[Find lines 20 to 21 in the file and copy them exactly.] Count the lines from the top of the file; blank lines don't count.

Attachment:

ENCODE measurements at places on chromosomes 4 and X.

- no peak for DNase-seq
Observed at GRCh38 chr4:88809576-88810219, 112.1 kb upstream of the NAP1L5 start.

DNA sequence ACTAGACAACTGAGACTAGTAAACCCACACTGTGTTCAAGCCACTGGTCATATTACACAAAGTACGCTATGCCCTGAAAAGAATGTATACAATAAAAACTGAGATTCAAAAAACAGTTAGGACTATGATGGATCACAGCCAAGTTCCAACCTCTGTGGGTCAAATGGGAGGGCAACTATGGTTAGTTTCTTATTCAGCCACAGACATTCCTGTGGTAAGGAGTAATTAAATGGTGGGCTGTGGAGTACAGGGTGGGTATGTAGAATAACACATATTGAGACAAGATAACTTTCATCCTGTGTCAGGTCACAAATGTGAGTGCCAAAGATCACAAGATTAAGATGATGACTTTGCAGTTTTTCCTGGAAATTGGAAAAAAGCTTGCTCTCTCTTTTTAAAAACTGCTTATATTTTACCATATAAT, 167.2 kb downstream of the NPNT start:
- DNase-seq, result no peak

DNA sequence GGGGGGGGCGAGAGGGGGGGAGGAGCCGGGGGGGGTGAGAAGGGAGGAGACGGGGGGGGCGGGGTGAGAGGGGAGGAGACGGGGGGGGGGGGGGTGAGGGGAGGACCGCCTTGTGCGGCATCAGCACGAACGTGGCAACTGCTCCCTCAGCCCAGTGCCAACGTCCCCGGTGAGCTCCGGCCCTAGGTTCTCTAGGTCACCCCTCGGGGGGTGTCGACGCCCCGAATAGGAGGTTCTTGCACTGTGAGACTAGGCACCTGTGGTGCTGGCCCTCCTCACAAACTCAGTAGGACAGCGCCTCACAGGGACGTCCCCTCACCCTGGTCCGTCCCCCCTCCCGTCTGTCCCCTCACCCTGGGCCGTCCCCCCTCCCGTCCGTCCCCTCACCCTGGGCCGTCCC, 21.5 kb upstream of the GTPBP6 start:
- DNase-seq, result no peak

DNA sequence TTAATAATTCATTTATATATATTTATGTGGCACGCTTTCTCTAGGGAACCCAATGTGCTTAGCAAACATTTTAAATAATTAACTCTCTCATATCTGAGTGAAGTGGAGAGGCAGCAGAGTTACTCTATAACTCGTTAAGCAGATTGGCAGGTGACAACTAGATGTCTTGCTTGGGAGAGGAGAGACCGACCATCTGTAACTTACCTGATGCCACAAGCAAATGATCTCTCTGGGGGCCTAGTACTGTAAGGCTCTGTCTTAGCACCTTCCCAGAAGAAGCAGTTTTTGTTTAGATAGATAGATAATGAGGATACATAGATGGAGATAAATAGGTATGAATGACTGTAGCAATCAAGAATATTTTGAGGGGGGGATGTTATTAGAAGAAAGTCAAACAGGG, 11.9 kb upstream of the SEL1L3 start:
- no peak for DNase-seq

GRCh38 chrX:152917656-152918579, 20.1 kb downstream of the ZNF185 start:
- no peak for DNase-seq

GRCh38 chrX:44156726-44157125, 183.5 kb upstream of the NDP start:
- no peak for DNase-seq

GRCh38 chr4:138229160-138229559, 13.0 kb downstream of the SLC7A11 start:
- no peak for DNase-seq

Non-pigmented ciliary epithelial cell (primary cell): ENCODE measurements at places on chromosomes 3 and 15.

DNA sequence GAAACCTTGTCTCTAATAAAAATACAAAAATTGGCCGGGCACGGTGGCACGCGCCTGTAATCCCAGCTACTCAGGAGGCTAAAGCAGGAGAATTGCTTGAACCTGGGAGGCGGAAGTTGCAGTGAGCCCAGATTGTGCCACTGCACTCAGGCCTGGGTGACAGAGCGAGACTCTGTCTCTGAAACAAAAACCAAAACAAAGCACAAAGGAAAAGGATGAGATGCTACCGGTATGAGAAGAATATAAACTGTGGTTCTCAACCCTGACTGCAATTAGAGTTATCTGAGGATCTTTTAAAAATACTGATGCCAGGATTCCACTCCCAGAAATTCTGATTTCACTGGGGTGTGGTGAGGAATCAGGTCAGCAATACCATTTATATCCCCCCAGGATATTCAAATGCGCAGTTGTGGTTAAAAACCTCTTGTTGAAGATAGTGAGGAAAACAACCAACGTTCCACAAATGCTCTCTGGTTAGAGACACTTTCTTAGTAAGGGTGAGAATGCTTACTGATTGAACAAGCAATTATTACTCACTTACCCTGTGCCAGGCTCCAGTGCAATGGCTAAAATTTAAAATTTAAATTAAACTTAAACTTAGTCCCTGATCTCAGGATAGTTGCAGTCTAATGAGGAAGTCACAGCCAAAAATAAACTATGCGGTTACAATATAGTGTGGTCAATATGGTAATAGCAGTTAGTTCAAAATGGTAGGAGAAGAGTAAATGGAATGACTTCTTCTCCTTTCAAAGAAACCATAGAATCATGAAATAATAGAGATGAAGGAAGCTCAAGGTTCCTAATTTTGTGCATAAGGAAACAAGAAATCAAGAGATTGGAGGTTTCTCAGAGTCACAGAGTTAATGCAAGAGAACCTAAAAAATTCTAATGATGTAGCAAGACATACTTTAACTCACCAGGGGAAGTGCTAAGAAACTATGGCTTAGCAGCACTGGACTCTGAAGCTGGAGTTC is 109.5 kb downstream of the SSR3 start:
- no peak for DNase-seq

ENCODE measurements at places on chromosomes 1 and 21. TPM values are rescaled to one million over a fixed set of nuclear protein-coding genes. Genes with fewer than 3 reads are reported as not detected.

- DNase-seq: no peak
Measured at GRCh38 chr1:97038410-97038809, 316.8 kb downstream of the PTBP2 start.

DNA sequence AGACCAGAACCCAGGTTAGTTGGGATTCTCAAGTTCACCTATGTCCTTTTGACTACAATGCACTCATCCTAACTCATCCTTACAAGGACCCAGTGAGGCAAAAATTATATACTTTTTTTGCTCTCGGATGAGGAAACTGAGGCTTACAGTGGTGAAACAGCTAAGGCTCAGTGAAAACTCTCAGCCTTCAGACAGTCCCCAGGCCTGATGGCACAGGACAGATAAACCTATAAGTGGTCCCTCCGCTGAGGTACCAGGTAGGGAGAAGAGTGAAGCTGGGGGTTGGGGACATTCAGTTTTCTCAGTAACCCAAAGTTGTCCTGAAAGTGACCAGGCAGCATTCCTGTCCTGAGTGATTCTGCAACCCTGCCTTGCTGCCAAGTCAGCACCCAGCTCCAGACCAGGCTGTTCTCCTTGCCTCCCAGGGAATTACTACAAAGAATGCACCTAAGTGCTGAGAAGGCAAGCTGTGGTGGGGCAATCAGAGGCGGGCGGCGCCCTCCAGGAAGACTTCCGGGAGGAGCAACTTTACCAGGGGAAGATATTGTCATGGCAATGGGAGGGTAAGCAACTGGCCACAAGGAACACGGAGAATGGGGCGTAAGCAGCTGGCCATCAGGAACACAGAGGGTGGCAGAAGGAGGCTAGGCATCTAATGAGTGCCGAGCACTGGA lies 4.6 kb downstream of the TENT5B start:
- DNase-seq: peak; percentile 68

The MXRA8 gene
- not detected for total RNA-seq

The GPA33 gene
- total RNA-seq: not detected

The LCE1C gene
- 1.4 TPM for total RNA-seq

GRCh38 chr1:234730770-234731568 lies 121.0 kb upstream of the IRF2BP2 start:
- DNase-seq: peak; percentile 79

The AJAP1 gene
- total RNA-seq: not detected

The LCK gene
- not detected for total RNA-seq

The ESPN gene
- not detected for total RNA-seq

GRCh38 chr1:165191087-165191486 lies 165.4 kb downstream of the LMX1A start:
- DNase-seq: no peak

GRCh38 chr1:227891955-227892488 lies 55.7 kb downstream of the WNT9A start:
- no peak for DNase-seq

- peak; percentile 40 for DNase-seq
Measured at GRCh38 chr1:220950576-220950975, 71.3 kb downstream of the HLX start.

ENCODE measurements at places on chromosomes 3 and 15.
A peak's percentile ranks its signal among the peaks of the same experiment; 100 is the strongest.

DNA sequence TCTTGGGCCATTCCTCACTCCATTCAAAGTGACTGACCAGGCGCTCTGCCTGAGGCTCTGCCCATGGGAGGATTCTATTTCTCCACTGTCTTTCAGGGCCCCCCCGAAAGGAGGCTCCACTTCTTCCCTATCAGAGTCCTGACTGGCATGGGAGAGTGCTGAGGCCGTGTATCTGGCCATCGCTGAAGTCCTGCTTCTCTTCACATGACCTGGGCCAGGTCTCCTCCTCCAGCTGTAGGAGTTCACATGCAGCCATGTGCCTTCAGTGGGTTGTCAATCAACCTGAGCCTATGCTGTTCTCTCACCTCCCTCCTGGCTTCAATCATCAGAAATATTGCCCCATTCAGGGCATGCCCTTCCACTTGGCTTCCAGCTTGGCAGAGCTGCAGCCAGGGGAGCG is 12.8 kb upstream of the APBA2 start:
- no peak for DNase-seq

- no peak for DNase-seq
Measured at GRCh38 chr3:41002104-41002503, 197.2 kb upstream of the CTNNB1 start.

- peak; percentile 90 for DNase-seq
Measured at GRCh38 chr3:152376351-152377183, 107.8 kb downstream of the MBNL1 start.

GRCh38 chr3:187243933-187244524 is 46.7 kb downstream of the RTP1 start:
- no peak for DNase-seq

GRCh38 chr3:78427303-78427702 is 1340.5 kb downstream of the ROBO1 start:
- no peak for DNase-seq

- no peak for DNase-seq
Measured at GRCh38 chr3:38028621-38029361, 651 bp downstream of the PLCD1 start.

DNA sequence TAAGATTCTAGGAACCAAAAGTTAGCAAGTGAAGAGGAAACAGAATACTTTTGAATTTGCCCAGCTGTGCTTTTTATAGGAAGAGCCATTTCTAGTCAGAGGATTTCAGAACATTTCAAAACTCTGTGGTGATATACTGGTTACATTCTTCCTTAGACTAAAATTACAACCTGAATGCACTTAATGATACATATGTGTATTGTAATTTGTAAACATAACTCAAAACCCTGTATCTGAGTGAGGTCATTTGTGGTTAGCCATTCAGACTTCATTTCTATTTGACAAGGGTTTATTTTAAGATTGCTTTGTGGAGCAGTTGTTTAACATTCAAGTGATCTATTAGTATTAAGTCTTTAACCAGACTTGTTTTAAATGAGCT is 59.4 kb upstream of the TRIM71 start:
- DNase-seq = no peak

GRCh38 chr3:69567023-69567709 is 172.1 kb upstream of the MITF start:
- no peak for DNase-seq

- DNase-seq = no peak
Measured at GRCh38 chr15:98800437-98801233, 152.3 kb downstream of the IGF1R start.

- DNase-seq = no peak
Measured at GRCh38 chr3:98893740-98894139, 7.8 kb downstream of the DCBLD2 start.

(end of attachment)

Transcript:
- DNase-seq: no peak
Measured at GRCh38 chr1:97038410-97038809, 316.8 kb downstream of the PTBP2 start.